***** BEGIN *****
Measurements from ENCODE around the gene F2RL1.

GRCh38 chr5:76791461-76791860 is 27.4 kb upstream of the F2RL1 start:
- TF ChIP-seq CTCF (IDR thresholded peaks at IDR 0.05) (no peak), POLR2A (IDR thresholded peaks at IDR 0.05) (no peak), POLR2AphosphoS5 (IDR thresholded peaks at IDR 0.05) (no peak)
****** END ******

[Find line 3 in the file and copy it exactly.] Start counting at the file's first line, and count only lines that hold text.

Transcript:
- TF ChIP-seq CTCF (IDR thresholded peaks at IDR 0.05) (no peak), POLR2A (IDR thresholded peaks at IDR 0.05) (no peak), POLR2AphosphoS5 (IDR thresholded peaks at IDR 0.05) (no peak)